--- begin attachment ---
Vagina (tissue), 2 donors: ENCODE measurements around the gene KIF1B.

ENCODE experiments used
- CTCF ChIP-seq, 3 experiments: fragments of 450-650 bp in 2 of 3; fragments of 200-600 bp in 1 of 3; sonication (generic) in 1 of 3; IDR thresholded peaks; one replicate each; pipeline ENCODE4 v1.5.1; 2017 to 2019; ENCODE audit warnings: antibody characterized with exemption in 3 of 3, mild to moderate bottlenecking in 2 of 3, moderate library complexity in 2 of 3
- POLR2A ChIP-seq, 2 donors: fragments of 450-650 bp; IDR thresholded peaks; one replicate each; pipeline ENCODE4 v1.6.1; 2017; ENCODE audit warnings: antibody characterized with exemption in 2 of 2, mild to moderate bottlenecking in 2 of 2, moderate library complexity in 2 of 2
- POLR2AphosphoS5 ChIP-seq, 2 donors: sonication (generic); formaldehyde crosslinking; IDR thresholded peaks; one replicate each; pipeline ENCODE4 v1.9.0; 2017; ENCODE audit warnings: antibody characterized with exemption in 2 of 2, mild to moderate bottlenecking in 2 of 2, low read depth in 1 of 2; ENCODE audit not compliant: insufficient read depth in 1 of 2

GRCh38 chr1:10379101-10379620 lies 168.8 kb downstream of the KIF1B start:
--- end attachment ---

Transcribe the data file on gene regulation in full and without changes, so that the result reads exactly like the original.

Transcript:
Vagina (tissue), 2 donors: ENCODE measurements around the gene KIF1B.

ENCODE experiments used
- CTCF ChIP-seq, 3 experiments: fragments of 450-650 bp in 2 of 3; fragments of 200-600 bp in 1 of 3; sonication (generic) in 1 of 3; IDR thresholded peaks; one replicate each; pipeline ENCODE4 v1.5.1; 2017 to 2019; ENCODE audit warnings: antibody characterized with exemption in 3 of 3, mild to moderate bottlenecking in 2 of 3, moderate library complexity in 2 of 3
- POLR2A ChIP-seq, 2 donors: fragments of 450-650 bp; IDR thresholded peaks; one replicate each; pipeline ENCODE4 v1.6.1; 2017; ENCODE audit warnings: antibody characterized with exemption in 2 of 2, mild to moderate bottlenecking in 2 of 2, moderate library complexity in 2 of 2
- POLR2AphosphoS5 ChIP-seq, 2 donors: sonication (generic); formaldehyde crosslinking; IDR thresholded peaks; one replicate each; pipeline ENCODE4 v1.9.0; 2017; ENCODE audit warnings: antibody characterized with exemption in 2 of 2, mild to moderate bottlenecking in 2 of 2, low read depth in 1 of 2; ENCODE audit not compliant: insufficient read depth in 1 of 2

GRCh38 chr1:10379101-10379620 lies 168.8 kb downstream of the KIF1B start: